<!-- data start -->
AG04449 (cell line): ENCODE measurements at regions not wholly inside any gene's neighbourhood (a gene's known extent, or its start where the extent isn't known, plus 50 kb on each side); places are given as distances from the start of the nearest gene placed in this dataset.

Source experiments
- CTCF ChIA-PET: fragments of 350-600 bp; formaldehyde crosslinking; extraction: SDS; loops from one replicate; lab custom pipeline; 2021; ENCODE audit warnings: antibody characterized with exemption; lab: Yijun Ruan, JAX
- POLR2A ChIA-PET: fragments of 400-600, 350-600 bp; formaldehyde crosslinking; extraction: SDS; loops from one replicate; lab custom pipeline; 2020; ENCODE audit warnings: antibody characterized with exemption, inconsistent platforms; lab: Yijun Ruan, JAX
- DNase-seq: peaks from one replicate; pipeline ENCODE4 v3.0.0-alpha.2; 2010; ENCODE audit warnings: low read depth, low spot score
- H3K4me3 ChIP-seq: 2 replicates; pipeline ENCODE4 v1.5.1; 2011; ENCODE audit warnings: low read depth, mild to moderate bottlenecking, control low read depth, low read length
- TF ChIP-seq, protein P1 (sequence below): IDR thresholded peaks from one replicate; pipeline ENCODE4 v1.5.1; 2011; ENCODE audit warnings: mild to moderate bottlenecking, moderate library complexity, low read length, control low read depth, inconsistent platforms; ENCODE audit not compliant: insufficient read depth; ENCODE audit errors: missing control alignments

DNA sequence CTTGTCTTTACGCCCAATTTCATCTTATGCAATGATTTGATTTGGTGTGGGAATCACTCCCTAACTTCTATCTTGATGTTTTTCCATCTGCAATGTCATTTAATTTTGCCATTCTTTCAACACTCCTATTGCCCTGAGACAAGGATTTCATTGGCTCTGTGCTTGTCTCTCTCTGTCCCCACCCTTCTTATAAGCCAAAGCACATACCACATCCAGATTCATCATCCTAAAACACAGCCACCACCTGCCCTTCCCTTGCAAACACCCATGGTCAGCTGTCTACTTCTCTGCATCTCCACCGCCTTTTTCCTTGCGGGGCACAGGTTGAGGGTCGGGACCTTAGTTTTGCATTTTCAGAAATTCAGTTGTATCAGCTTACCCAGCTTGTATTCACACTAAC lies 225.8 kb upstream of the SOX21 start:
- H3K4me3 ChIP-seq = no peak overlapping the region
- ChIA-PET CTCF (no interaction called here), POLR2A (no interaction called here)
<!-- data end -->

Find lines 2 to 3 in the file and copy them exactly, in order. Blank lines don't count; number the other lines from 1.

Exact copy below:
Source experiments
- CTCF ChIA-PET: fragments of 350-600 bp; formaldehyde crosslinking; extraction: SDS; loops from one replicate; lab custom pipeline; 2021; ENCODE audit warnings: antibody characterized with exemption; lab: Yijun Ruan, JAX